Photographer Dan Himbrechts was part of the AAP team covering this year’s Winter Olympics in PyeongChang - the second Winter Olympics he’s photographed. Dan is an experienced action sports photographer and, as we found out, goes way back with Australian snowboarder, and Olympic bronze medalist, Scotty James.
When Scotty won bronze in the snowboarding halfpipe, Dan was there to capture the action and emotion of the epic showdown between Scotty, American Shaun White and Ayumu Hirano of Japan. Dan managed to pull Scotty away from the celebrations to congratulate him and grab a few pictures. The images portray a private, calm moment between Scotty, Dan, his camera, and those famous red gloves.
Dan spoke to us as he warmed up after a long day shooting in minus 16 degree conditions, answering a few questions we had about Scotty and his experiences at the Winter Olympics.
You have spoken to us about your love for shooting action sports, is that how your photographic career began?
Before I transitioned to being a full-time news and sports photographer, I used to shoot for action sports magazines, predominantly snowboarding and skiing mags. I began my photographic career shooting for snowboard magazines, even though it was skateboarding that drove me to pick up a camera.
"After he won bronze last week, I was hoping I might get a quick moment with him."
How did you meet Scotty James?
I first met Scotty James when he was 9 years old. I was down at Perisher, in the NSW Snowy Mountains, sometime in the mid 2000's shooting photos of some professional riders when my good friend and very talented snowboarder Ben Bright – the brother of the yet-to-be-famous Torah Bright – told me had taken a young snowboarder under his wing and I should take some pics of him as he was going to be a "big deal one day". Ben went on to coach Scotty through to the Vancouver Winter Olympics many years later, when Scotty was 15 years old. Ben’s sister Torah famously won gold in the halfpipe that year, putting the sunburnt country on the map as a serious contender in the freestyle winter sports.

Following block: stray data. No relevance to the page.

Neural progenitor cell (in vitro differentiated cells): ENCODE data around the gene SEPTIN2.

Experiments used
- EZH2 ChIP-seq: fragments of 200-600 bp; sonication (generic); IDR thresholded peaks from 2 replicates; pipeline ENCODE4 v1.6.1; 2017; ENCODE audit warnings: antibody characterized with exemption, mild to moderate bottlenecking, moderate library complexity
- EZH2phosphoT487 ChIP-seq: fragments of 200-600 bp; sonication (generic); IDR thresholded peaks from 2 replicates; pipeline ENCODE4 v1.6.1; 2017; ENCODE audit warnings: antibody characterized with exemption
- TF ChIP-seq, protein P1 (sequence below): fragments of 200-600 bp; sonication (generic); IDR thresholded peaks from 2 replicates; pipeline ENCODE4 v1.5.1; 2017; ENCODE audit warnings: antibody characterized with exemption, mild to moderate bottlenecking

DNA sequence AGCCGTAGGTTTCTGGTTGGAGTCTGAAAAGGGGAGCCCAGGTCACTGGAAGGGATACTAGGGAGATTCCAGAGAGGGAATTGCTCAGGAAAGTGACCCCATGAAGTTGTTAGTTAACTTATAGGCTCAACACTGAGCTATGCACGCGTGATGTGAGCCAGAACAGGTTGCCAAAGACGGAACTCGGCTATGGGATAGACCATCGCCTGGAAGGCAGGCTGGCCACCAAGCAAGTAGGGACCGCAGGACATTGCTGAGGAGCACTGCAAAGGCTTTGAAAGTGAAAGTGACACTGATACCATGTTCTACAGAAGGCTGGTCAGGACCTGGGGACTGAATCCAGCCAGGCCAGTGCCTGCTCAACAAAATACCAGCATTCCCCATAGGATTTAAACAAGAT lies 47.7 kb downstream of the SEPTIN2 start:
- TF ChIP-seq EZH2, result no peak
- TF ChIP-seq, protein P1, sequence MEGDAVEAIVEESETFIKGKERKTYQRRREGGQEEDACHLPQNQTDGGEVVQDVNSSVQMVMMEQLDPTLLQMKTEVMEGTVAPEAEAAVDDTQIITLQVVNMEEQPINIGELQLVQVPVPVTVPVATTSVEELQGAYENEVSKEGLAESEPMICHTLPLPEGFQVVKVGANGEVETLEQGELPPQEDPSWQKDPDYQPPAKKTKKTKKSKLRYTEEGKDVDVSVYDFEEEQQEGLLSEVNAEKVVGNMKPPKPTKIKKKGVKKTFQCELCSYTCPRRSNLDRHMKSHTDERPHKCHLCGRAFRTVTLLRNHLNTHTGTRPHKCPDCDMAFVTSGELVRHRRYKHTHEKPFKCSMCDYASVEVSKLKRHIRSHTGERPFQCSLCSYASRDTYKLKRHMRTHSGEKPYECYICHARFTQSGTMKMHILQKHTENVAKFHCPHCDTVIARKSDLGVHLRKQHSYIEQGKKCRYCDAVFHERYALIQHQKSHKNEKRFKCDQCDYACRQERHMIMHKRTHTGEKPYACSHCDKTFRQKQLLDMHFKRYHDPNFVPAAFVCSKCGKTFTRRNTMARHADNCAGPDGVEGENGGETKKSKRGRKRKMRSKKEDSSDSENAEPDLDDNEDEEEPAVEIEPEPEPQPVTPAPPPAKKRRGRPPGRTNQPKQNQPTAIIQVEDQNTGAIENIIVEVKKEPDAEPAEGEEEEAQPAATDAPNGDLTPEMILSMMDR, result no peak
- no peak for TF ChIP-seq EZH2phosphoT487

"Ben Bright told me I should take some pictures of him (Scotty), as he was going to be a big deal one day."
So, what was the reunion like in PyeongChang?
The last time I saw Scotty was in Vancouver, years ago, so when I caught up with him at the PyeongChang test events last February, he joked about me looking much older. We caught up to do a video interview for AAP, shoot some portraits and then some action photos in the Halfpipe. A couple of days later, he went on to retain the FIS Halfpipe World Title in Sierra Nevada. Incredible!
The images from your private portrait session with Scotty are very different from the other Winter Olympic images you’ve filed. What brought that on?
After he won bronze last week, in what was easily the most progressive Halfpipe competition I've witnessed in my almost 20 years of documenting the sport, I was hoping I might get a quick moment with him. Scotty was due to front the Australian media outside the venue an hour or so after he'd won the medal. I waited around and after he was done with the questions, I used that first quiet moment to shake his hand, congratulate him and then asked if we could do a quick portrait of him with his now iconic red boxing-style snowboard gloves. He, of course, was more than happy to comply.